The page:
National Sleep Awareness Week , March 2-9, 2014., is a public education and awareness campaign to promote the importance of sleep.
Dr. Lisa Cottrell Ph.D., CBSM. Licensed Psychologist, Board Certified in Behavioral Sleep Medicine, explains that there is effective treatment for insomnia.
Sleep is a commodity that is often unappreciated. While adults need 7 ½ – 8 hours of sleep a night, the average sleep time in the U.S. is now 6.8 hours. When sleep-related problems develop, the value of sleep becomes more apparent. Sleep disruption and sleep deprivation often result in problems with focus and concentration during the day, irritable or depressed mood, fatigue, daytime sleepiness and many other consequences in the short-term as well as long-term. Sleep problems may include medical syndromes, such as sleep apnea, restless legs syndrome and narcolepsy. Sleep deficits may also involve insomnia.
Insomnia can be defined as difficulty falling asleep, difficulty staying asleep, waking up too early or chronically experiencing nonrestorative or poor quality sleep. According to the National Sleep Foundation, insomnia is the most common sleep problem among Americans. National Institutes of Health data indicate that, within any given year, 30 – 40% of adults have some symptoms of insomnia and 10 – 15% of adults report that they have chronic insomnia.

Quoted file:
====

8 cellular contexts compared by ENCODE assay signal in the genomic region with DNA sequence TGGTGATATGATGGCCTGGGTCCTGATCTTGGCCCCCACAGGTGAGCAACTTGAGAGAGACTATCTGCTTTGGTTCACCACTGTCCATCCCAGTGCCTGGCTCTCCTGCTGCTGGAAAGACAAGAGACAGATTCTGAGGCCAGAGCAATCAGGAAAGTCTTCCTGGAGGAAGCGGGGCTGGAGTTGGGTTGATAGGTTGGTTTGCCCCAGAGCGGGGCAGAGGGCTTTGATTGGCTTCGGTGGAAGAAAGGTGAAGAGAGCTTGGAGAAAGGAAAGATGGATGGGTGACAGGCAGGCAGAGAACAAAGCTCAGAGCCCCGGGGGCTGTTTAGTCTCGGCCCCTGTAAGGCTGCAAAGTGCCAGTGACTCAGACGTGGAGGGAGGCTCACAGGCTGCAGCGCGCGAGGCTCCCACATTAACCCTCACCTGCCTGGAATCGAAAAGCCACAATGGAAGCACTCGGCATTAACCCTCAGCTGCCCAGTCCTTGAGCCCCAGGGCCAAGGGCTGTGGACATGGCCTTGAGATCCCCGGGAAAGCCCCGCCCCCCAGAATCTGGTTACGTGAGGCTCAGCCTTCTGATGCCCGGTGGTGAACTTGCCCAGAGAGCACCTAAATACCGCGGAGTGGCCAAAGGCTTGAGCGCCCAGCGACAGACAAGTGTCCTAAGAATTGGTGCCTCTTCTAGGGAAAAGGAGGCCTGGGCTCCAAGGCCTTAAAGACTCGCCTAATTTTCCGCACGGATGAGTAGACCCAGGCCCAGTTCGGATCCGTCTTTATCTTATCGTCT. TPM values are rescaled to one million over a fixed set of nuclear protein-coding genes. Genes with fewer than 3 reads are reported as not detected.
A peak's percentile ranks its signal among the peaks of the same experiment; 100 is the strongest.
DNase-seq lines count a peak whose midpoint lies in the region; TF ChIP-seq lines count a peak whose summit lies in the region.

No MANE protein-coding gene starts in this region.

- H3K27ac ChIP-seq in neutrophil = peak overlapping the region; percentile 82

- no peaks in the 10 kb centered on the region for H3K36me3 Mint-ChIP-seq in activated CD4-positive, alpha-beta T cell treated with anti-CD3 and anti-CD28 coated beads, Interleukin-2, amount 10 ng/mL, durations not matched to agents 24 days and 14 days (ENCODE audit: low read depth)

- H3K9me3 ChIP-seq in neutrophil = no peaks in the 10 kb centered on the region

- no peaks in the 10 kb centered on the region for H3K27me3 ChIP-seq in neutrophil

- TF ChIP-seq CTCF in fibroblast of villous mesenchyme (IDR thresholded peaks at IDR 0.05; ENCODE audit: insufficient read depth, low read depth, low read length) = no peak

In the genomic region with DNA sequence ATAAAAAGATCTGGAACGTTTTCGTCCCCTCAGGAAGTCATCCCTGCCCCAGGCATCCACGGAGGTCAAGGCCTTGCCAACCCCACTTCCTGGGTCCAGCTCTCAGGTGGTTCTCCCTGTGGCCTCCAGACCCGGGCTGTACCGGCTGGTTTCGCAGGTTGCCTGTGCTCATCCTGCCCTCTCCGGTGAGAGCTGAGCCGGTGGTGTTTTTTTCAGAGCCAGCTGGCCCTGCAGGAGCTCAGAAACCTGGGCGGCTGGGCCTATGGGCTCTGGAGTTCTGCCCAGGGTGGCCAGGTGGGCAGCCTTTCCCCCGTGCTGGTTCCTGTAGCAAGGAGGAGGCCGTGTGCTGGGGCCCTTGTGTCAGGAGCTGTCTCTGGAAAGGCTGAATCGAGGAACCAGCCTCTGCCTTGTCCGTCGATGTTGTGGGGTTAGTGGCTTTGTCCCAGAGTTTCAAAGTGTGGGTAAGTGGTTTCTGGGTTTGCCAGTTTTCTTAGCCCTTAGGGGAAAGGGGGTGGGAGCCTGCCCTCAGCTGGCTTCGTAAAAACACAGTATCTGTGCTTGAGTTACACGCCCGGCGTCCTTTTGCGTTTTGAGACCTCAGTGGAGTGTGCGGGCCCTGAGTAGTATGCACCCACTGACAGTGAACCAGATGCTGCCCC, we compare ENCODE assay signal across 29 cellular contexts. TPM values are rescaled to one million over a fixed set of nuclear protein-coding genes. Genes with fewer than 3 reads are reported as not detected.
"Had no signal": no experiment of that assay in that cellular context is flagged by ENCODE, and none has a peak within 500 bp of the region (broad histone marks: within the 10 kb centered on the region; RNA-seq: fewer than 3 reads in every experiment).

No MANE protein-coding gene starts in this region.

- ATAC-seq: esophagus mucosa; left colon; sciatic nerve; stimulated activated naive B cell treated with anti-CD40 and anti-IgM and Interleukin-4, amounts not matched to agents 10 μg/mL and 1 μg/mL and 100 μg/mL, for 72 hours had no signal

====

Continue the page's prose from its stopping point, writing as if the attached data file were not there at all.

Insomnia may be caused by stress and anxiety; it may also be caused by a variety of medications, illnesses and medical conditions. When there is an underlying condition, the insomnia can exacerbate the condition and a cycle of worsening health and increasing sleep problems can develop. Insomnia can be treated successfully. While there are medications available to treat difficulty falling and staying asleep, there is also an evidence-based approach to treat insomnia that does not require the use of medication. Cognitive-behavioral treatment of insomnia (CBTI) has been shown in research to be as effective as medication to treat insomnia in the short-term and more effective than medication in the long-term. In fact, CBTI is a first-line treatment of choice endorsed by the American Academy of Sleep medicine.
CBTI involves meeting with a psychologist trained in the method. It is a short-term (6-10 sessions) treatment approach that includes monitoring sleep patterns, changing sleep-related behaviors, managing the sleep environment and learning strategies to cope effectively with thoughts or worries that interfere with sleep. People who engage in CBTI report high satisfaction with the method and significant improvements in sleep.
If you or someone you know is experiencing problems with sleep, contact Aurora Behavioral Health Services us — online or by phone at 1-877-666-7223 — as soon as possible.